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ARS Home » Pacific West Area » Burns, Oregon » Range and Meadow Forage Management Research » Research » Publications at this Location » Publication #60899


item Svejcar, Anthony

Submitted to: Journal of Range Management
Publication Type: Peer Reviewed Journal
Publication Acceptance Date: 8/12/1996
Publication Date: N/A
Citation: N/A

Interpretive Summary: In recent years there has been increasing interest in using native species to revegetate western rangelands. The interest is particularly high on public lands, but private landowners are also looking for good forage species. Idaho fescue is an important native grass that is widely distributed and has very good forage characteristics. We wanted to determine if prior grazing history influenced the growth pattern of this species. Plants which had not been grazed since 1937 and plants that have always received grazing pressure were planted in a common garden and compared over a 2-year period. It appears that over a 50-year period, the grazed and nongrazed populations developed different sets of adaptations. The grazed plants were adapted to maintaining high rates of photosynthesis after leaf removal, and thus regrowing leaves quickly. Selection of Idaho fescue populations for seed production and subsequent reseeding efforts will require careful consideration of prior history. The speed at which genetic change occurs was surprising.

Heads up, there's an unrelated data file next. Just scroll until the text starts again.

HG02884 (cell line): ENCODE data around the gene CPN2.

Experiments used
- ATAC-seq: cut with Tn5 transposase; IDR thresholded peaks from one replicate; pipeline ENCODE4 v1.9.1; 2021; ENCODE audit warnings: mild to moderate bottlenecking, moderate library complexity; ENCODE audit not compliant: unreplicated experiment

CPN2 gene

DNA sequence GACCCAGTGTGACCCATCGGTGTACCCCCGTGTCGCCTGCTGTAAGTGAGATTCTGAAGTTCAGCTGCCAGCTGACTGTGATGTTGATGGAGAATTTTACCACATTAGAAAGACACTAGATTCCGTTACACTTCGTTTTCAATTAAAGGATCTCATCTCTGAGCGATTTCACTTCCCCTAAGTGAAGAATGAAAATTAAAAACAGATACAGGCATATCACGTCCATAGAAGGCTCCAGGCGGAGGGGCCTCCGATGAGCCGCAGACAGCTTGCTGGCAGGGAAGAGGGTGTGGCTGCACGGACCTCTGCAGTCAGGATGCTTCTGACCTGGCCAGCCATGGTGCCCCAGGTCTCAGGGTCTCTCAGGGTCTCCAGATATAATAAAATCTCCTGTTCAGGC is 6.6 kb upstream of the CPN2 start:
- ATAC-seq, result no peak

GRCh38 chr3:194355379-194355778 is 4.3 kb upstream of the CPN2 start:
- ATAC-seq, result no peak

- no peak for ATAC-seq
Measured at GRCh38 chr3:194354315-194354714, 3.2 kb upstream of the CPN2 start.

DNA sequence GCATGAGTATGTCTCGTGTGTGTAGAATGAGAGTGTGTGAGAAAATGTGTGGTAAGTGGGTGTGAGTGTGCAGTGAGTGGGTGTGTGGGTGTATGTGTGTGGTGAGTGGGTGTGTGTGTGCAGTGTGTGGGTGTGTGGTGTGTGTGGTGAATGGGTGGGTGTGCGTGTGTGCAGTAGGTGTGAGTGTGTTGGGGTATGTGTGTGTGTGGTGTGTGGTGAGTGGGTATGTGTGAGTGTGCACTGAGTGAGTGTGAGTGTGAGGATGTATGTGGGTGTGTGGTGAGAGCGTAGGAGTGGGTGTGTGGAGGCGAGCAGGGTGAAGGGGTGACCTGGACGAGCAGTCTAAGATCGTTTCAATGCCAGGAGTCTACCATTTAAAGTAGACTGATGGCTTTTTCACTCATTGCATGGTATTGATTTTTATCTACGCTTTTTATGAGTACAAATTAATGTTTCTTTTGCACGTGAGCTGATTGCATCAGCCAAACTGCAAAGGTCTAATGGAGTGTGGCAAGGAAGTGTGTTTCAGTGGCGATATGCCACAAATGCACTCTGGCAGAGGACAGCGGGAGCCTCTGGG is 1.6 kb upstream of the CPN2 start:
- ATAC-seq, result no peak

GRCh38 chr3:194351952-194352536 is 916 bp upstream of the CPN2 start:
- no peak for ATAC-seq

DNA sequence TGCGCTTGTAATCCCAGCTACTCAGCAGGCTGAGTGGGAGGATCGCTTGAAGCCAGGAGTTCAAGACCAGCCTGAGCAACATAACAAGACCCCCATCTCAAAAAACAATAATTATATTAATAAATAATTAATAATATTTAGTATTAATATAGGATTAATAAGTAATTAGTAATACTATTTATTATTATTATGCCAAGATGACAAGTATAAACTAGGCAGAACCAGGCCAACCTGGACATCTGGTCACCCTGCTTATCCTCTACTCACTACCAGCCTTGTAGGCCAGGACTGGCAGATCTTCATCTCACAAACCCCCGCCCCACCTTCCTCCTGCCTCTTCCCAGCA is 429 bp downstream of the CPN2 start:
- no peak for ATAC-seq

Technical Abstract: We tested the hypothesis that prior grazing history will influence the defoliation responses of Festuca idahoensis growing in a common garden environment. Plants were collected from a grazed pasture and adjacent exclosure which had not been grazed since 1937. Individual plants were established in a common garden at 1 m spacings during spring of 1989. We compared defoliated and nondefoliated treatments within the two population during 1992 and 1993. Photosynthesis, conductance, and xylem potentials were measured about monthly, until quiescence, and carbon isotope ratio (13C) was measured on senescent leaf tissue. Defoliated plants exhibited compensatory photosynthesis and averaged an 11% increase in photosynthesis the first year, and a 35% increase during the second year compared to undefoliated plants. No differences in photosynthesis were found between collections. However, outside exclosure plants had higher stomatal conductance and more negative 13C (thus lower water use efficiency) than within exclosure plants. We suggest that the higher conductance of previously-grazed relative to nongrazed populations allows for higher photosynthetic rates in response to defoliation, and aids in the rapid reestablishment of the plant canopy. Defoliated plants with a history of grazing pressure tended to have the highest rates of photosynthesis. The sacrifice in water use efficiency may be a trade-off in the adaptation of this species to defoliation. The most surprising aspect of this study was the fact that genetic differentiation of the populations appears to have occurred over a relatively short time period.